Donald Rumsfeld suffered much derision for his garbled statement about known knowns and unknown unknowns in the year leading up to the Iraq War, but being in the uncomfortable position of knowing what we don’t know sustains much of the tension throughout The Admission, Motti Lerner’s new play at Theater J.
From the moment Giora (Danny Gavigan) is informed of a dissertation that points fingers at his own father, among others, for killing hundreds of Arabs in the village of Tantur in 1948, the hard facts of what actually occurred become less important than the question of whether they should be uncovered or laid to rest. It’s a question Theater J has grappled with, too, after the controversy that arose when its decision to stage The Admission was announced. Lerner, Theater J artistic director Ari Roth, and the packed house in attendance on opening night obviously believe in the imperative of art to examine impossible questions, while protest groups have decried the company’s “blood libel” against Israeli soldiers, saying that accusations of a massacre of Palestinian villagers are groundless.
Theater J’s response to the controversy was to pare down the production from 34 performances to 16 and present it as a “workshop” run, with minimal design elements. It’s a decision that ultimately benefits the show enormously—Sinai Peter’s streamlined show places the emphasis on the actors, primarily the haunted Gavigan, carrying the physical scars from his own time serving in the army in Lebanon in the two crutches he uses to get around; and Michael Tolaydo as his father, Avigdor, who uses maddening, labyrinthine explanations to excuse himself both to his family and to his own conscience.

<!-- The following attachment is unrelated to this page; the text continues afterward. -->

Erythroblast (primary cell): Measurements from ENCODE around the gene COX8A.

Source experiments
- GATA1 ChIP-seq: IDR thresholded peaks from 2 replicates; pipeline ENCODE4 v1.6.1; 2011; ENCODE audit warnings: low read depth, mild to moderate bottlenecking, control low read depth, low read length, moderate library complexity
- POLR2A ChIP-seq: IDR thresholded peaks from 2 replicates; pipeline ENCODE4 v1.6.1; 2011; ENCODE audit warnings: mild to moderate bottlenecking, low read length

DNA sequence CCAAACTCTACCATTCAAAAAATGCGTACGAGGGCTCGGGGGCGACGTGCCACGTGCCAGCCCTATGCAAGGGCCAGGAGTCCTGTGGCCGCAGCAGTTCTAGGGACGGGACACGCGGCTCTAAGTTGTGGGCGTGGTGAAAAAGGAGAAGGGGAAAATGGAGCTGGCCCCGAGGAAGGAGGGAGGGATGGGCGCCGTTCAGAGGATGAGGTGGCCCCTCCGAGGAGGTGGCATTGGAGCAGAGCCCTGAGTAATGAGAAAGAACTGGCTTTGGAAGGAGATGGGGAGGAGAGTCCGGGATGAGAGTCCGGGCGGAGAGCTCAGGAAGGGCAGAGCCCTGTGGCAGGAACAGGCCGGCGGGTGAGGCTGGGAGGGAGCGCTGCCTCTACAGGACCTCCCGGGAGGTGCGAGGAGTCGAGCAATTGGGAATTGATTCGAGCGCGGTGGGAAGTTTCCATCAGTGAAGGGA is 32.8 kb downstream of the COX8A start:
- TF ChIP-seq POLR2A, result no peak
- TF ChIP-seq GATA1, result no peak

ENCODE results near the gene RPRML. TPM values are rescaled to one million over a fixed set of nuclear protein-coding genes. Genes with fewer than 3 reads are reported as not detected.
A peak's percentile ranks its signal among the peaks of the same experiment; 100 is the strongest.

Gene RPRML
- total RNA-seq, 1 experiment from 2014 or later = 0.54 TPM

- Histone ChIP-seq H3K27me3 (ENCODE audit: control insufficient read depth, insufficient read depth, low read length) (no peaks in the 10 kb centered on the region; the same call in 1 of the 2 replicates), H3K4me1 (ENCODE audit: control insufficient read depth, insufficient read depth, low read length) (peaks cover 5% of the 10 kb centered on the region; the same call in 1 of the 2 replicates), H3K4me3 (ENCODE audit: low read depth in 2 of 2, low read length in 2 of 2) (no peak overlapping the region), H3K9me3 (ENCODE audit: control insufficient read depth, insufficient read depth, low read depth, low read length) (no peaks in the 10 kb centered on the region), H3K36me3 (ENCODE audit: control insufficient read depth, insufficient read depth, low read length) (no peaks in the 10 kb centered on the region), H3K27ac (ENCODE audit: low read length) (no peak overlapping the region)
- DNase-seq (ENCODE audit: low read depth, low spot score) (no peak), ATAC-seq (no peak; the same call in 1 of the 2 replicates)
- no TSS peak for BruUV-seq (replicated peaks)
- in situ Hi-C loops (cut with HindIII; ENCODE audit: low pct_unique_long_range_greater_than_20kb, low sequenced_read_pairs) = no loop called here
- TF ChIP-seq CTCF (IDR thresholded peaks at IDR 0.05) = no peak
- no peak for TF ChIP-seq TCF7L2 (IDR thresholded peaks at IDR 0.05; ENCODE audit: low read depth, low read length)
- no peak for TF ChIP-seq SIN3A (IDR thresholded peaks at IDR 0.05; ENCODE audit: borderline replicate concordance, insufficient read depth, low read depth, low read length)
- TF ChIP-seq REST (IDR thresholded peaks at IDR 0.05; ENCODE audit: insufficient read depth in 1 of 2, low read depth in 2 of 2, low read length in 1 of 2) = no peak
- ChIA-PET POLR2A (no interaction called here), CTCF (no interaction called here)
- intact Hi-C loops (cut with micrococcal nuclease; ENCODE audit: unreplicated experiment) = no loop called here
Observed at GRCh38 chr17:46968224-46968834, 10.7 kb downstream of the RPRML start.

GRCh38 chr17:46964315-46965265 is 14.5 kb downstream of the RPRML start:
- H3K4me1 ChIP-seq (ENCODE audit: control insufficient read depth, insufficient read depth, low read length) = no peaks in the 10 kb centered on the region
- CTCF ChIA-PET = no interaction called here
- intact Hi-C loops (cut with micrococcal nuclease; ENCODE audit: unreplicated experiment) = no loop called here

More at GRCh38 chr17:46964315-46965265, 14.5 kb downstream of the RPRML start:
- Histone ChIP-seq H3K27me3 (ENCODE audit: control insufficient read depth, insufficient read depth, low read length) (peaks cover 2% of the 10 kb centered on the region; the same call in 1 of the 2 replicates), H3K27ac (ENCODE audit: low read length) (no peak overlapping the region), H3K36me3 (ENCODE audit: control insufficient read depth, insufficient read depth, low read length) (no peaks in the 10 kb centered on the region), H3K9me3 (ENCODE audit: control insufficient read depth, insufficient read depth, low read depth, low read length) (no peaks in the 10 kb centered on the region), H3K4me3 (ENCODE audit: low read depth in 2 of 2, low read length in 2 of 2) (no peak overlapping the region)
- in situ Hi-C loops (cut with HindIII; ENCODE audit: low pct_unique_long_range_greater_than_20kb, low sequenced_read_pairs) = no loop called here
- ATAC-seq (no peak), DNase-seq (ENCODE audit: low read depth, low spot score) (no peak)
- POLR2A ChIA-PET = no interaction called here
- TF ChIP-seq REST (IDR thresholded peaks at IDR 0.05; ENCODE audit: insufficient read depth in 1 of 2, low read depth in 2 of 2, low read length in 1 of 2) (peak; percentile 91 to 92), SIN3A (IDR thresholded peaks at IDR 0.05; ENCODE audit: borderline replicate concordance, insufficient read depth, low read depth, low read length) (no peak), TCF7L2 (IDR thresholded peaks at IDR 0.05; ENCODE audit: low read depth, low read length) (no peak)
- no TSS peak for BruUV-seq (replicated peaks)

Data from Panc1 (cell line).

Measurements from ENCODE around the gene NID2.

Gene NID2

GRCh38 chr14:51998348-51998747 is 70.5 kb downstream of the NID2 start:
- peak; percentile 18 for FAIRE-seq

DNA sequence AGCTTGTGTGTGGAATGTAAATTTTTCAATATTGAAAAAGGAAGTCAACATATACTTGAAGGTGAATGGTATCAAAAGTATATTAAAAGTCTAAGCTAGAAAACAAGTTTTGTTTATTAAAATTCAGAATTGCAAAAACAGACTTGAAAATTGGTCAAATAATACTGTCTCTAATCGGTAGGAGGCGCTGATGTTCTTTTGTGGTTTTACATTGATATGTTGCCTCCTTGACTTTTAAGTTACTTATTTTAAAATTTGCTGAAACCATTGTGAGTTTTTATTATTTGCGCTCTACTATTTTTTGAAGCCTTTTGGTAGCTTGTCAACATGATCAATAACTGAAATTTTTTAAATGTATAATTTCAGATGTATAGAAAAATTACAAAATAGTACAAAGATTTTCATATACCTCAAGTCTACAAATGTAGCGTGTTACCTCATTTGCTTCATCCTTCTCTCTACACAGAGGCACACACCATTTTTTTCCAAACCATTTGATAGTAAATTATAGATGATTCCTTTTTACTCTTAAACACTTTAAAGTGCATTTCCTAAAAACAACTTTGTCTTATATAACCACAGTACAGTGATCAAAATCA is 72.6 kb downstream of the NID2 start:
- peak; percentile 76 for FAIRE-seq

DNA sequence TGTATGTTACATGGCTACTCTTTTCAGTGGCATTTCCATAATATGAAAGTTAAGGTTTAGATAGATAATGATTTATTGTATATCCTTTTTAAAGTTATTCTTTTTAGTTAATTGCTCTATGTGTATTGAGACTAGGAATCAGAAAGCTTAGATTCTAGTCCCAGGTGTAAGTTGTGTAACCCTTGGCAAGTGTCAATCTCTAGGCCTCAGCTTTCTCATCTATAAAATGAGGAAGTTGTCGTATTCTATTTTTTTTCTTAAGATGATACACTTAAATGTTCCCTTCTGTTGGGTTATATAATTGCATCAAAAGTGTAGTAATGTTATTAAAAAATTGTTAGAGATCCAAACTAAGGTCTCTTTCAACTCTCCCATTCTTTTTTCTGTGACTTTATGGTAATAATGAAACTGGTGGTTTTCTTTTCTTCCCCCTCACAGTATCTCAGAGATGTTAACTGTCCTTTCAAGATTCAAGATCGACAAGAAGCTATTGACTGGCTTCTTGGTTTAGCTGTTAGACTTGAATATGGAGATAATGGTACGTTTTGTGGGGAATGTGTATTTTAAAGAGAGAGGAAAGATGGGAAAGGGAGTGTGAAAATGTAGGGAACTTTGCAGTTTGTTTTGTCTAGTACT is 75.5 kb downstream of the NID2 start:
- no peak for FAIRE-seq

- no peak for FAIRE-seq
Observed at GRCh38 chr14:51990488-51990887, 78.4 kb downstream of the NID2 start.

The play is loosely based on Arthur Miller’s All My Sons, in which another wounded veteran confronts the guilt of his previously unimpeachable father, meaning there’s also a romantic conflict in Giora’s life that in this particular context often feels like a distraction. Giora is engaged to Neta (Elizabeth Anne Jernigan), with whom his parents desperately want him to settle down, but he still carries an Olympic-size torch for Samya (Leila Buck), an old colleague at the university where he teaches, and an Israeli Arab whose brother (Pomme Koch) has benefited from Avigdor’s altruism, but whose father (Hanna Eady) attempts to stab him in what appears to be a fit of madness but is considerably more complicated.
The show hinges on Giora, and Gavigan’s strong, layered performance carries the weight of the production. Giora bears his own guilt for killing women and children while targeting terrorists as an Israeli soldier in Lebanon, and his brother died in combat, giving him some insight into the impossible morality of war even before his father’s implied guilt begins to take over his life. At the end of act one, Avigdor confesses that his regiment killed, yes, but only 70 at most, not the 150 or even 220 that he’s accused of massacring, and that he was compelled to continue shooting to calm down the angry mob of thousands who surrounded him. The timing of this statement feels unfortunate, because it diminishes the tension of act two and makes Giora’s constant entreaties to his father start to feel a little repetitive.
It’s possible the show might function better as a single-act production with a faster tempo—at its current pace, the two-hour running time feels overly ponderous, even with the bombshells flying around the stage like Giora’s infamous grenades. Having revelation come in the middle of the show lets some of the air out of the bubble before its inevitable implosion. Still, Peter’s remarkably sophisticated “workshop” manages to elegantly consider the thorny dilemma of opening old wounds. The Admission’s case, and one Theater J offers significant proof for, is that it’s a necessarily painful stage in the overall process of healing.
The Admission is at Theater J through April 6. Running time is two hours, including one intermission. Tickets ($45) are available via Theater J’s website.